Why Mutants Might Save My Life


Actually "save" is an overstatement. Prolong is better. Immortality would be great, I think, but that puts me into the realm of the comic book world. Let's not focus on the semantics. If I can get a few extra years then I'll take it.

Mutants, though, is a word that works. Not the knives in the knuckles type. No green skin, white eyes or magnetic powers. These are real mutants. Unlikely ones -- but real. They were discovered in the past decade or so and may not only save me but you too.

Read about the child who feels no pain.

The first is a young African American woman from Texas. Theoretically she shouldn't be alive or should be very sick—disabled at the least. But, she is fine. Actually she is great.

The second not-so-comic book hero is not so good. He's dead. He died a long time ago. His name is Giovanni Pomarelli from the small Italian Mountain village of Limone sur Garda. He and his descendants have something you and I don't have—a specific set of mutant genes.

Relentless Killer

Now me, I'm in the shallow end of the gene pool. I have something called hypercholesterolemia. That's a scientific term which, properly translated, means "you are screwed." If you have this condition you have got a lot of cholesterol, the gunk that clogs arteries and causes heart disease. My mother had sky high cholesterol and no heart disease. My dad had low cholesterol but serious heart problems. I got the combination of both—high cholesterol and a biological slip and slide to heart disease. No amount of turkey burgers or kale chips can change my destiny. That is, until the mutants appeared.

Mutant to the Rescue

Giovanni's descendants (about 35) have a much different destiny. They have a rare, unknown until recently, genetic protection against clogged arteries. Many of his family, I hear, eat whatever they want. Some smoke and I'll bet don't even know the recommendations of the American Heart Association. To make it all the more amazing they have bad numbers….hardly any "good" cholesterol or HDL. What they do have is something scientists call the ApoA-Milano protein. It's not normal. There's a spot in that wonderful protein DNA double helix (spot 173) that should be occupied by something called cysteine. Arginine is there instead. It's a mutant.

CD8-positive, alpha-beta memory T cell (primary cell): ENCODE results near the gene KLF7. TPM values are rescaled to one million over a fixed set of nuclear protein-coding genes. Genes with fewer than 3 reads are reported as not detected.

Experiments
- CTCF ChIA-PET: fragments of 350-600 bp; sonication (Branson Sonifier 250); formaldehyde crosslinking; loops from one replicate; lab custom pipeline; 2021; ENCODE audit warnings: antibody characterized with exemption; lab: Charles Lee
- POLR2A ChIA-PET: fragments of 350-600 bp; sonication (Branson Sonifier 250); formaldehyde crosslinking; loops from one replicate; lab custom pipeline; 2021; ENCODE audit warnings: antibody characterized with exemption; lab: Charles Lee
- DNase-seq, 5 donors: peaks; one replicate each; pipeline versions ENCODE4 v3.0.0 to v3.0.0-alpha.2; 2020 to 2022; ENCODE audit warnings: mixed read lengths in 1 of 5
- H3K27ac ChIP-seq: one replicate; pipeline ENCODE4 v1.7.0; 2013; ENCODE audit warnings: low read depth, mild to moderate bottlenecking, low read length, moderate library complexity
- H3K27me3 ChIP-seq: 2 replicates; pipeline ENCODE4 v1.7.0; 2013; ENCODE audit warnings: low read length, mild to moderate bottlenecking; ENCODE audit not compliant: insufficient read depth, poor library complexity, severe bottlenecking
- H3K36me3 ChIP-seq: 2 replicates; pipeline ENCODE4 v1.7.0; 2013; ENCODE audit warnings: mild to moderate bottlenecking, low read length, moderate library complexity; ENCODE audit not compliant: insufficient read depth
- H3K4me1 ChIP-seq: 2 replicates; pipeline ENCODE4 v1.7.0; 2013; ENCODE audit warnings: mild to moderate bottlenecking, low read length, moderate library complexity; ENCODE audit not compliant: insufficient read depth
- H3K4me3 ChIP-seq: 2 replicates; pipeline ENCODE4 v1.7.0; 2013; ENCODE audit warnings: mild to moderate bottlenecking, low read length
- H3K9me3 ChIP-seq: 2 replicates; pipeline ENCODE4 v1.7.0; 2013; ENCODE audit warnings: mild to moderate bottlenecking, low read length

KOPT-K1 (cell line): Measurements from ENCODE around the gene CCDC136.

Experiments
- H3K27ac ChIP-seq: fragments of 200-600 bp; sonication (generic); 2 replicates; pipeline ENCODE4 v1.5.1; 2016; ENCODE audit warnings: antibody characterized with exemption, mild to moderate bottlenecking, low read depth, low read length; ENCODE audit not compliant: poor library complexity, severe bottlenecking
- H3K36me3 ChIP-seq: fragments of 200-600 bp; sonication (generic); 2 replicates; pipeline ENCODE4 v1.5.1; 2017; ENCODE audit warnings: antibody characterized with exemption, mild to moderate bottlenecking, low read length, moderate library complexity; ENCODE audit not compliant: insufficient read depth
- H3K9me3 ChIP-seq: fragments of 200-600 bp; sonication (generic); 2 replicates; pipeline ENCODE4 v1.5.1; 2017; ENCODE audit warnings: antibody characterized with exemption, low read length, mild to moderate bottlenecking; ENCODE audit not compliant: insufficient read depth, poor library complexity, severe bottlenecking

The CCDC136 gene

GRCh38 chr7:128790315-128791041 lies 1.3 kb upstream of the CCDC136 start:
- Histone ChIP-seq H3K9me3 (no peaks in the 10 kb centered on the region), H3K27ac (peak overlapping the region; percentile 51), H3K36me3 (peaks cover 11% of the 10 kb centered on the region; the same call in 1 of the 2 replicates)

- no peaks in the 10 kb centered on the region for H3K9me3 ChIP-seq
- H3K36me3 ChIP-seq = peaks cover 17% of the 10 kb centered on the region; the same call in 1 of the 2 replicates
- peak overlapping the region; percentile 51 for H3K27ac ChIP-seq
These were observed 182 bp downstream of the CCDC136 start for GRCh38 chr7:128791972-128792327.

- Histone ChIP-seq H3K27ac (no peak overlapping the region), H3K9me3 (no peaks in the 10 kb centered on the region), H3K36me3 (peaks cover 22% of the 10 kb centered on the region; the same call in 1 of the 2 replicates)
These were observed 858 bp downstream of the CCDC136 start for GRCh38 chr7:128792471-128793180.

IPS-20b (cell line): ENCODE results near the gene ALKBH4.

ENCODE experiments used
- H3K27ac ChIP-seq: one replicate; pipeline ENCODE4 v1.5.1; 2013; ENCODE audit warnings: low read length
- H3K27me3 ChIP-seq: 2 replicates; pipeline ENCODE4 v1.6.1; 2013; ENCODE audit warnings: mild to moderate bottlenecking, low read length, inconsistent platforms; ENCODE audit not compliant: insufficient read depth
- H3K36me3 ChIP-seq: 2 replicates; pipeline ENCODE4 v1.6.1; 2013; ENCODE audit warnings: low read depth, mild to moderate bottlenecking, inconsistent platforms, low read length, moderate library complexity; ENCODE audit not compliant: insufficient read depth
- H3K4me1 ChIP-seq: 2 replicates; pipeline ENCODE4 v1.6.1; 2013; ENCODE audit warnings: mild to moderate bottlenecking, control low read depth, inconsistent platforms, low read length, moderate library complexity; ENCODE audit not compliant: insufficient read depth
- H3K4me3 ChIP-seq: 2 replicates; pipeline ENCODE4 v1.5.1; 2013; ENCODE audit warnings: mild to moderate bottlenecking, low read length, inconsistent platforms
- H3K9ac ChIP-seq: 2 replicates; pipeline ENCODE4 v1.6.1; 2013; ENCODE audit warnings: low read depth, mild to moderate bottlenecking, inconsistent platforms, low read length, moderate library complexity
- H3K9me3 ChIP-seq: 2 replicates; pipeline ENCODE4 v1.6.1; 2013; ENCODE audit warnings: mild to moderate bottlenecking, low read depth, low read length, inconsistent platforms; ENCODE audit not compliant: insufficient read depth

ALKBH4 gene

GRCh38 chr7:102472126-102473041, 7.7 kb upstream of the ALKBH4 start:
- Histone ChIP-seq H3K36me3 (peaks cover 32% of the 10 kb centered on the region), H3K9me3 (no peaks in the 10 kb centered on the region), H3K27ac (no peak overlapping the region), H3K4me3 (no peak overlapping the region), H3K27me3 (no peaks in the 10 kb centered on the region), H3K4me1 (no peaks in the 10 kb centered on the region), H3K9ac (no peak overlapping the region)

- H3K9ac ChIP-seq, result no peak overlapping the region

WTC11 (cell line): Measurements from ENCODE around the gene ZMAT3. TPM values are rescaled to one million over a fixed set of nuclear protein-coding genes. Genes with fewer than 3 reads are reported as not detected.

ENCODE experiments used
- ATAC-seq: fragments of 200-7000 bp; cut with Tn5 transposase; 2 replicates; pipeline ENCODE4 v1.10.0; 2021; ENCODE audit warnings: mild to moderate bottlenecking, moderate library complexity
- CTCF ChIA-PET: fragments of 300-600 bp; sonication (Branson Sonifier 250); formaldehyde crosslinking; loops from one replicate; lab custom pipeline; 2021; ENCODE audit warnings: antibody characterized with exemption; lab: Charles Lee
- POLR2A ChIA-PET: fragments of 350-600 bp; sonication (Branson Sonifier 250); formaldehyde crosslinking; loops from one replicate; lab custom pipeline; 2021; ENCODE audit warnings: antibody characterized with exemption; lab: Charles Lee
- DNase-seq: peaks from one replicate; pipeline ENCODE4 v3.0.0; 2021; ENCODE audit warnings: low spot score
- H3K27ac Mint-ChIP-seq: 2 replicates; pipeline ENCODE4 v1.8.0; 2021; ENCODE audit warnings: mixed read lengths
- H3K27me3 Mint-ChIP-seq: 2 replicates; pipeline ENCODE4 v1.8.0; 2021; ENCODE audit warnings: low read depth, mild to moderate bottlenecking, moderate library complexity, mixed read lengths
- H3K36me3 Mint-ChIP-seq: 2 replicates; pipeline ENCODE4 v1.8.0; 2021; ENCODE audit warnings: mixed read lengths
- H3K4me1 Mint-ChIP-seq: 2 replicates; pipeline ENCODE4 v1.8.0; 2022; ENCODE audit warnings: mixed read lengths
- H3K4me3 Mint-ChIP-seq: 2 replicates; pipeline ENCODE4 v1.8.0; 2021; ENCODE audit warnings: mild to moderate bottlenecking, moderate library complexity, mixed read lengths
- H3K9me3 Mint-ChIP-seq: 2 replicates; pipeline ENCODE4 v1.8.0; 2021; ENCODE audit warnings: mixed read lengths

I've had several conversations with the experts hoping to be able to explain how this all works. I'll save you. They don't know exactly how it all works. The best explanation is the Pomarelli family has their own kind of good cholesterol. It prevents the bad stuff from hanging out in the blood vessels.

Scientists have figured out how to create the ApoA Milano protein. It was tried out in animals, folks in Italy and finally here in the United States. It's as close as they come to an arterial rotor-rooter--Drano for the Heart, to borrow a Time Magazine headline. Forty seven lucky patients finished the U.S. study in just six weeks. In that short amount of time this relentless disease went into reverse. Their arteries were measurably cleaner. The normally conservative scientific community described the results as "dramatic" and "surprising." "We were pretty stunned that in a six-week period of time we could see a significant reduction in the burden of plaque," says study leader Dr. Stephen Nissen. "It showed us the disease was far more malleable, more amenable to very rapid changes than we would have ever guessed."


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